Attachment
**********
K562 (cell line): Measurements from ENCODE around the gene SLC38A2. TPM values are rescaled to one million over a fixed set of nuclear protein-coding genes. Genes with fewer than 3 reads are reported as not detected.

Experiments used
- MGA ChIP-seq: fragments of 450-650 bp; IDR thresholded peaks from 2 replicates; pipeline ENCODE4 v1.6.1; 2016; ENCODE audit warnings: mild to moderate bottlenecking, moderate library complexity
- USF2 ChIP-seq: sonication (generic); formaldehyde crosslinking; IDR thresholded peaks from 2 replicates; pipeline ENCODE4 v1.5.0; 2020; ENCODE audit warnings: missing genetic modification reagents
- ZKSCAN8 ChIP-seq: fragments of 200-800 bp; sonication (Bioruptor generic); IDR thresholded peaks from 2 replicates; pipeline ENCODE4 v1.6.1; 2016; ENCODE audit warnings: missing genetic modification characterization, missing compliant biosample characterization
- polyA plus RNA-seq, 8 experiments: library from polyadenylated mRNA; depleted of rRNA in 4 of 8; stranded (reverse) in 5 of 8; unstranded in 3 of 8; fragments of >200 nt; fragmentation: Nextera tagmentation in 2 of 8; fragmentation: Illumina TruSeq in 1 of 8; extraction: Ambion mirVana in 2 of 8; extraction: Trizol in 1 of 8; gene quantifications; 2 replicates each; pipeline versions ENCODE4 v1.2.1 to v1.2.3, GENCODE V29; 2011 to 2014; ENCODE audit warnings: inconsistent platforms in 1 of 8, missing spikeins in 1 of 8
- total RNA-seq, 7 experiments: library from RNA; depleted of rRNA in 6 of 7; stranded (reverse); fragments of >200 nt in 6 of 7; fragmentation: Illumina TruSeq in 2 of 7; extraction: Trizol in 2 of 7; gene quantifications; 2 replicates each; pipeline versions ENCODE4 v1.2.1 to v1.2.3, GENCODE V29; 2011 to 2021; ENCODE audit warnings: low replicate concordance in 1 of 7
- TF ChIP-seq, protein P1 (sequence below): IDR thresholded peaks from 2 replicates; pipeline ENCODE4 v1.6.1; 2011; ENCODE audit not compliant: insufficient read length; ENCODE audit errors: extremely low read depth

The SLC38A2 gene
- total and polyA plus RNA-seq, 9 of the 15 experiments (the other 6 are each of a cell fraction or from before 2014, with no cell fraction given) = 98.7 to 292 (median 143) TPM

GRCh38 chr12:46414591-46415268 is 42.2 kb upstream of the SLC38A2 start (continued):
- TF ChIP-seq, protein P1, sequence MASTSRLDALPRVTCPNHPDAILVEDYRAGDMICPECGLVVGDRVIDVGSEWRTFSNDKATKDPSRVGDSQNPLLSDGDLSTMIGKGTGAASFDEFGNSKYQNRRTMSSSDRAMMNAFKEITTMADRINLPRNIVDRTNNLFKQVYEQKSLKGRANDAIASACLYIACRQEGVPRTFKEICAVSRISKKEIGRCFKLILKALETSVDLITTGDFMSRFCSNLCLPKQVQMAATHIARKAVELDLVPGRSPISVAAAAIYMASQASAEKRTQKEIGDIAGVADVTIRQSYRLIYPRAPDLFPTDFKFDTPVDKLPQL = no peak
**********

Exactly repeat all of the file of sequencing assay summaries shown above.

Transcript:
K562 (cell line): Measurements from ENCODE around the gene SLC38A2. TPM values are rescaled to one million over a fixed set of nuclear protein-coding genes. Genes with fewer than 3 reads are reported as not detected.

Experiments used
- MGA ChIP-seq: fragments of 450-650 bp; IDR thresholded peaks from 2 replicates; pipeline ENCODE4 v1.6.1; 2016; ENCODE audit warnings: mild to moderate bottlenecking, moderate library complexity
- USF2 ChIP-seq: sonication (generic); formaldehyde crosslinking; IDR thresholded peaks from 2 replicates; pipeline ENCODE4 v1.5.0; 2020; ENCODE audit warnings: missing genetic modification reagents
- ZKSCAN8 ChIP-seq: fragments of 200-800 bp; sonication (Bioruptor generic); IDR thresholded peaks from 2 replicates; pipeline ENCODE4 v1.6.1; 2016; ENCODE audit warnings: missing genetic modification characterization, missing compliant biosample characterization
- polyA plus RNA-seq, 8 experiments: library from polyadenylated mRNA; depleted of rRNA in 4 of 8; stranded (reverse) in 5 of 8; unstranded in 3 of 8; fragments of >200 nt; fragmentation: Nextera tagmentation in 2 of 8; fragmentation: Illumina TruSeq in 1 of 8; extraction: Ambion mirVana in 2 of 8; extraction: Trizol in 1 of 8; gene quantifications; 2 replicates each; pipeline versions ENCODE4 v1.2.1 to v1.2.3, GENCODE V29; 2011 to 2014; ENCODE audit warnings: inconsistent platforms in 1 of 8, missing spikeins in 1 of 8
- total RNA-seq, 7 experiments: library from RNA; depleted of rRNA in 6 of 7; stranded (reverse); fragments of >200 nt in 6 of 7; fragmentation: Illumina TruSeq in 2 of 7; extraction: Trizol in 2 of 7; gene quantifications; 2 replicates each; pipeline versions ENCODE4 v1.2.1 to v1.2.3, GENCODE V29; 2011 to 2021; ENCODE audit warnings: low replicate concordance in 1 of 7
- TF ChIP-seq, protein P1 (sequence below): IDR thresholded peaks from 2 replicates; pipeline ENCODE4 v1.6.1; 2011; ENCODE audit not compliant: insufficient read length; ENCODE audit errors: extremely low read depth

The SLC38A2 gene
- total and polyA plus RNA-seq, 9 of the 15 experiments (the other 6 are each of a cell fraction or from before 2014, with no cell fraction given) = 98.7 to 292 (median 143) TPM

GRCh38 chr12:46414591-46415268 is 42.2 kb upstream of the SLC38A2 start (continued):
- TF ChIP-seq, protein P1, sequence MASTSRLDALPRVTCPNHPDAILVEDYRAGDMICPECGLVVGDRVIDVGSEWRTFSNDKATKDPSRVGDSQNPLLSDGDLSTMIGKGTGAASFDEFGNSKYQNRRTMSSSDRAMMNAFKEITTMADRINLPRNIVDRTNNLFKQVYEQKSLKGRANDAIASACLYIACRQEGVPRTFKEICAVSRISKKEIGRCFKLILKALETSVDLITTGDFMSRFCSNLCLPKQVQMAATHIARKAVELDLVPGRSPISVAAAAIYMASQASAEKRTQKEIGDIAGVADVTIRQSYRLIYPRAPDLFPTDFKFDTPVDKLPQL = no peak